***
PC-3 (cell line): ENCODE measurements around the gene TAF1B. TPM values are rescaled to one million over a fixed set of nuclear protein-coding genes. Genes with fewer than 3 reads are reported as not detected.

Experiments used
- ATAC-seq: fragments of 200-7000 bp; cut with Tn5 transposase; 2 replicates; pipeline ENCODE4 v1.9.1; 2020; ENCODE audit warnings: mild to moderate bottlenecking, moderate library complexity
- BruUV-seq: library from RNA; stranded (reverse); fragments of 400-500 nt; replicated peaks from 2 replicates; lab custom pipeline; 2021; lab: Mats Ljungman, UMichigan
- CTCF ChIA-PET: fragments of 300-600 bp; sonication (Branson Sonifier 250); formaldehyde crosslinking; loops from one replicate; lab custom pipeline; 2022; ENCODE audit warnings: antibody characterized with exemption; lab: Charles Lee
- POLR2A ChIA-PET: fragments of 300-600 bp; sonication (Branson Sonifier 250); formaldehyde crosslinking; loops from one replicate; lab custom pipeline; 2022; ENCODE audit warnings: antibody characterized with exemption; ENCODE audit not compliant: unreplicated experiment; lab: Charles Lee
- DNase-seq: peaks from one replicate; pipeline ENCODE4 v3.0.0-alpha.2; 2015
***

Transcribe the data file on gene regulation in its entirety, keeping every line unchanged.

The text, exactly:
PC-3 (cell line): ENCODE measurements around the gene TAF1B. TPM values are rescaled to one million over a fixed set of nuclear protein-coding genes. Genes with fewer than 3 reads are reported as not detected.

Experiments used
- ATAC-seq: fragments of 200-7000 bp; cut with Tn5 transposase; 2 replicates; pipeline ENCODE4 v1.9.1; 2020; ENCODE audit warnings: mild to moderate bottlenecking, moderate library complexity
- BruUV-seq: library from RNA; stranded (reverse); fragments of 400-500 nt; replicated peaks from 2 replicates; lab custom pipeline; 2021; lab: Mats Ljungman, UMichigan
- CTCF ChIA-PET: fragments of 300-600 bp; sonication (Branson Sonifier 250); formaldehyde crosslinking; loops from one replicate; lab custom pipeline; 2022; ENCODE audit warnings: antibody characterized with exemption; lab: Charles Lee
- POLR2A ChIA-PET: fragments of 300-600 bp; sonication (Branson Sonifier 250); formaldehyde crosslinking; loops from one replicate; lab custom pipeline; 2022; ENCODE audit warnings: antibody characterized with exemption; ENCODE audit not compliant: unreplicated experiment; lab: Charles Lee
- DNase-seq: peaks from one replicate; pipeline ENCODE4 v3.0.0-alpha.2; 2015